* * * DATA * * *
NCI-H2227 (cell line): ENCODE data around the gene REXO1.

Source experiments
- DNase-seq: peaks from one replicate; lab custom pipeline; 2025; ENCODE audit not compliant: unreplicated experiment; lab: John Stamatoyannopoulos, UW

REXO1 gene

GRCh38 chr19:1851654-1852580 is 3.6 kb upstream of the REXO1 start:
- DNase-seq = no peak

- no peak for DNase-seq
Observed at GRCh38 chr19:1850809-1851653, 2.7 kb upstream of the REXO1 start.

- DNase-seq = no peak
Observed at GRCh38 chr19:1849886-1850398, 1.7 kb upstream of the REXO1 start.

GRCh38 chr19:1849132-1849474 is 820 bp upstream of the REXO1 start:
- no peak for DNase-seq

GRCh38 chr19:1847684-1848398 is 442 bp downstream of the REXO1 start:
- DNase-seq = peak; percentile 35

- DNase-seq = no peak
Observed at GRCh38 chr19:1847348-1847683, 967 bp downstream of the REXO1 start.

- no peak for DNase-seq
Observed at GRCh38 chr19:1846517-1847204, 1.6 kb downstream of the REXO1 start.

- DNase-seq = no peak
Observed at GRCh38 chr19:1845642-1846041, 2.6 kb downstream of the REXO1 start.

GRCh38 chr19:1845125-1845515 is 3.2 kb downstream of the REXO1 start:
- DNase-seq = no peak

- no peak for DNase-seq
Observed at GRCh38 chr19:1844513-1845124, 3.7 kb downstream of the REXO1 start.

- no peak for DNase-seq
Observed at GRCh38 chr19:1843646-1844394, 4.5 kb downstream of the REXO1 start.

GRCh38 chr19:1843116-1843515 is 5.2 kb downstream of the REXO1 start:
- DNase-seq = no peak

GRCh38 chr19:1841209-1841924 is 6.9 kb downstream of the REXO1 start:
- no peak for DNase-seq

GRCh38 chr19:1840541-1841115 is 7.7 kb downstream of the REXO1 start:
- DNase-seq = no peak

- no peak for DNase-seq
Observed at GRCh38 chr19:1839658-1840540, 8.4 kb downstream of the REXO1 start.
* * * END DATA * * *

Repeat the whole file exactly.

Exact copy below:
NCI-H2227 (cell line): ENCODE data around the gene REXO1.

Source experiments
- DNase-seq: peaks from one replicate; lab custom pipeline; 2025; ENCODE audit not compliant: unreplicated experiment; lab: John Stamatoyannopoulos, UW

REXO1 gene

GRCh38 chr19:1851654-1852580 is 3.6 kb upstream of the REXO1 start:
- DNase-seq = no peak

- no peak for DNase-seq
Observed at GRCh38 chr19:1850809-1851653, 2.7 kb upstream of the REXO1 start.

- DNase-seq = no peak
Observed at GRCh38 chr19:1849886-1850398, 1.7 kb upstream of the REXO1 start.

GRCh38 chr19:1849132-1849474 is 820 bp upstream of the REXO1 start:
- no peak for DNase-seq

GRCh38 chr19:1847684-1848398 is 442 bp downstream of the REXO1 start:
- DNase-seq = peak; percentile 35

- DNase-seq = no peak
Observed at GRCh38 chr19:1847348-1847683, 967 bp downstream of the REXO1 start.

- no peak for DNase-seq
Observed at GRCh38 chr19:1846517-1847204, 1.6 kb downstream of the REXO1 start.

- DNase-seq = no peak
Observed at GRCh38 chr19:1845642-1846041, 2.6 kb downstream of the REXO1 start.

GRCh38 chr19:1845125-1845515 is 3.2 kb downstream of the REXO1 start:
- DNase-seq = no peak

- no peak for DNase-seq
Observed at GRCh38 chr19:1844513-1845124, 3.7 kb downstream of the REXO1 start.

- no peak for DNase-seq
Observed at GRCh38 chr19:1843646-1844394, 4.5 kb downstream of the REXO1 start.

GRCh38 chr19:1843116-1843515 is 5.2 kb downstream of the REXO1 start:
- DNase-seq = no peak

GRCh38 chr19:1841209-1841924 is 6.9 kb downstream of the REXO1 start:
- no peak for DNase-seq

GRCh38 chr19:1840541-1841115 is 7.7 kb downstream of the REXO1 start:
- DNase-seq = no peak

- no peak for DNase-seq
Observed at GRCh38 chr19:1839658-1840540, 8.4 kb downstream of the REXO1 start.